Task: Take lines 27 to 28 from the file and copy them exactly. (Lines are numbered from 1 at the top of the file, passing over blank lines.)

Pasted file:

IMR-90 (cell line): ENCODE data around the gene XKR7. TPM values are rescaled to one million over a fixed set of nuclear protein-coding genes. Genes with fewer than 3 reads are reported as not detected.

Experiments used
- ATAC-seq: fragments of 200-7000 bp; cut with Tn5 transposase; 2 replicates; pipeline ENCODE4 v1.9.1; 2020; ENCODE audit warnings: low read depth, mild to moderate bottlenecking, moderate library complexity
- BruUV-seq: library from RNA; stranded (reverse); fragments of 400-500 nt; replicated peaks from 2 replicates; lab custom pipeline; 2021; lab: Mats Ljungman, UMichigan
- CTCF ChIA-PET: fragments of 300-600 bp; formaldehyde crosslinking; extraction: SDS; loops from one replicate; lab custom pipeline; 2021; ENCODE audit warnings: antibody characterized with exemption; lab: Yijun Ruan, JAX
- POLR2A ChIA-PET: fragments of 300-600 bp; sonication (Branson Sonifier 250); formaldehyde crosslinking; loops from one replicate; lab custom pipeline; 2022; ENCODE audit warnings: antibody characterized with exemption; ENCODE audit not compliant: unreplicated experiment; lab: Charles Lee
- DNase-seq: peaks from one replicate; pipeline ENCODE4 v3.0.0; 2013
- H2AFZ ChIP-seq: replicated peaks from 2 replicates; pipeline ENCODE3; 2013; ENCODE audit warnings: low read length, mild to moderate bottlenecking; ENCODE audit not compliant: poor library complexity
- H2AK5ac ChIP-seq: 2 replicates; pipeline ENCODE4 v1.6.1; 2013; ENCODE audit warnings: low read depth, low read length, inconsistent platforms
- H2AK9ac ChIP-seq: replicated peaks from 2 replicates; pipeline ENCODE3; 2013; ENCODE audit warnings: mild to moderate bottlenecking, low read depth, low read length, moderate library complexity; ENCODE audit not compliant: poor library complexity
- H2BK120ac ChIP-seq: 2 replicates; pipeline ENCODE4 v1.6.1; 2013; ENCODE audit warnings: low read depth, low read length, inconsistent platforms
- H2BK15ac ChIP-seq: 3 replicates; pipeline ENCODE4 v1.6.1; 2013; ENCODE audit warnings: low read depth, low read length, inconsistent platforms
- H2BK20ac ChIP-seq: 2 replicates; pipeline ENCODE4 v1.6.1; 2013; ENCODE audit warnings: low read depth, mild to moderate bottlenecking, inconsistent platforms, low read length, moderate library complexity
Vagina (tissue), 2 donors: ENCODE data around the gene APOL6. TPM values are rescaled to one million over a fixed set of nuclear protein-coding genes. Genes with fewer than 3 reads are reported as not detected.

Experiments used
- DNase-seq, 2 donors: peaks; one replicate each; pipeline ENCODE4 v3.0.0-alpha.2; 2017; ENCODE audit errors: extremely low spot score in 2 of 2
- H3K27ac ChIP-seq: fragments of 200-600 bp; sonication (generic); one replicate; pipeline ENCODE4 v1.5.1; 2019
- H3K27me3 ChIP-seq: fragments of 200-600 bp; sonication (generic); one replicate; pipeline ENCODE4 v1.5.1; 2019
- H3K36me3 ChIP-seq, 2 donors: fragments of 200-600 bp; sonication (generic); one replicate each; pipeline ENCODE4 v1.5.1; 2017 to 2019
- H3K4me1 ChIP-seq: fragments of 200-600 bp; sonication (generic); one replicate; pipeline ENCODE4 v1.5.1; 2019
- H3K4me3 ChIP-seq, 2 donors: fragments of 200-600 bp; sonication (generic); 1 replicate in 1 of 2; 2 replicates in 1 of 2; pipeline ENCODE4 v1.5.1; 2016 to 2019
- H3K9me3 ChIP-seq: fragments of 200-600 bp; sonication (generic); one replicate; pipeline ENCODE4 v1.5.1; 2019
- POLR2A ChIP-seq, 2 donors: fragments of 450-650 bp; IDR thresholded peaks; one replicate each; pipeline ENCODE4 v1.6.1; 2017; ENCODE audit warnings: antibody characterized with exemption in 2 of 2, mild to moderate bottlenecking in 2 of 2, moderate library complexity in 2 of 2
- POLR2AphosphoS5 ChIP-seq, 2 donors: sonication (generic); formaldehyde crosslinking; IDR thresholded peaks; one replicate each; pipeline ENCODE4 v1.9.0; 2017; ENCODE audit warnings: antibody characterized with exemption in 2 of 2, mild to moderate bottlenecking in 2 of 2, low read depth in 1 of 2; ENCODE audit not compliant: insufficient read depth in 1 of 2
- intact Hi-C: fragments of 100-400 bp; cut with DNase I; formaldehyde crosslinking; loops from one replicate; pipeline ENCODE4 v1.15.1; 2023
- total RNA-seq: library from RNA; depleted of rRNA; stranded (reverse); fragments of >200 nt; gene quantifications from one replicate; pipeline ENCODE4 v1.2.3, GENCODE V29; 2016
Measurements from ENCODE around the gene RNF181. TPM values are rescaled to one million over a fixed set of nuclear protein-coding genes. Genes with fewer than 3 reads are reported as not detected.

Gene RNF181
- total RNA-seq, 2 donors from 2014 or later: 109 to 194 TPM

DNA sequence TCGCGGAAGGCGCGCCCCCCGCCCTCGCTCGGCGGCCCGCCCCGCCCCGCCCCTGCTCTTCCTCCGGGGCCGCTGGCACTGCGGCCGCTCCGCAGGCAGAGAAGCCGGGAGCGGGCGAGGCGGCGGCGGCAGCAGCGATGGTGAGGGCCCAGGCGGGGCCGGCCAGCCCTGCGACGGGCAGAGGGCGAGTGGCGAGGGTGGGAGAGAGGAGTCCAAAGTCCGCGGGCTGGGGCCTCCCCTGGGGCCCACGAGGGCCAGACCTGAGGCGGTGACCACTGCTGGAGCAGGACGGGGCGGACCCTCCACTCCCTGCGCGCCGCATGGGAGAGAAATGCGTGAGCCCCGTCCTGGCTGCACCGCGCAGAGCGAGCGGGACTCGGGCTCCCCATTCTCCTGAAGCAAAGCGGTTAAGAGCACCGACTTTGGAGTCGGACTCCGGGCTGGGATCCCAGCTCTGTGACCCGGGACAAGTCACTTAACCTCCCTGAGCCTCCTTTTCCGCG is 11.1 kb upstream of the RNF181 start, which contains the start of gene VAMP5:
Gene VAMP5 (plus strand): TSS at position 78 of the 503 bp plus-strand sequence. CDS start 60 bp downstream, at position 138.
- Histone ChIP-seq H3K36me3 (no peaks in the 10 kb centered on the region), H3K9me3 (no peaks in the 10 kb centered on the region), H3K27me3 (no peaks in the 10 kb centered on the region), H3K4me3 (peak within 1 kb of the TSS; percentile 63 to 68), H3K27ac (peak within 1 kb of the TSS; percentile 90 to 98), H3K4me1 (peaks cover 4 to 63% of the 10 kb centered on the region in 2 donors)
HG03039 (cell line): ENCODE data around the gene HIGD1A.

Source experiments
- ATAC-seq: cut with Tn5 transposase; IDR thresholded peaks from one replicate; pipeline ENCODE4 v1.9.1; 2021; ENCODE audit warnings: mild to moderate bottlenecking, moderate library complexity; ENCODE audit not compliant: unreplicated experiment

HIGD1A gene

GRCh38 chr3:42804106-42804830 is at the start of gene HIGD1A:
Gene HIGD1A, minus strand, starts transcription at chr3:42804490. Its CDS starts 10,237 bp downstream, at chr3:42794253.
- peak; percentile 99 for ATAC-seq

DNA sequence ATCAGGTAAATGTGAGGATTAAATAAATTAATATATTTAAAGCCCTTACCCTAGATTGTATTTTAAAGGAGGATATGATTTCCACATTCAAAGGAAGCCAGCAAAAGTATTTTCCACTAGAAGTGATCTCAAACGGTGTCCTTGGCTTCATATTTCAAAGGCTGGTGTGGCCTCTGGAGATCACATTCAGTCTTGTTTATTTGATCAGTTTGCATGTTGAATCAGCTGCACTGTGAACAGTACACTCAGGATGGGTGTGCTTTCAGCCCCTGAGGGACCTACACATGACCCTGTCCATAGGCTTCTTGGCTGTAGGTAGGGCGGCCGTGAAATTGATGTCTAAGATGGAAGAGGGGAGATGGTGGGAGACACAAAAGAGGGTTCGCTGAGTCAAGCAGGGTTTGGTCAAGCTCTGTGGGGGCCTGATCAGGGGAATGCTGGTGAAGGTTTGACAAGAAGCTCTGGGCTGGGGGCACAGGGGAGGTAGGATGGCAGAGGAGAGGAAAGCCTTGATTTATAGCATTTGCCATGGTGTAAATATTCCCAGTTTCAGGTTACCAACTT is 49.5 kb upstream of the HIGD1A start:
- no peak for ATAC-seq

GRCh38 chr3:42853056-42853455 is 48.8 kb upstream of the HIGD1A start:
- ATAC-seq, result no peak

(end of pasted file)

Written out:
Measurements from ENCODE around the gene RNF181. TPM values are rescaled to one million over a fixed set of nuclear protein-coding genes. Genes with fewer than 3 reads are reported as not detected.

Gene RNF181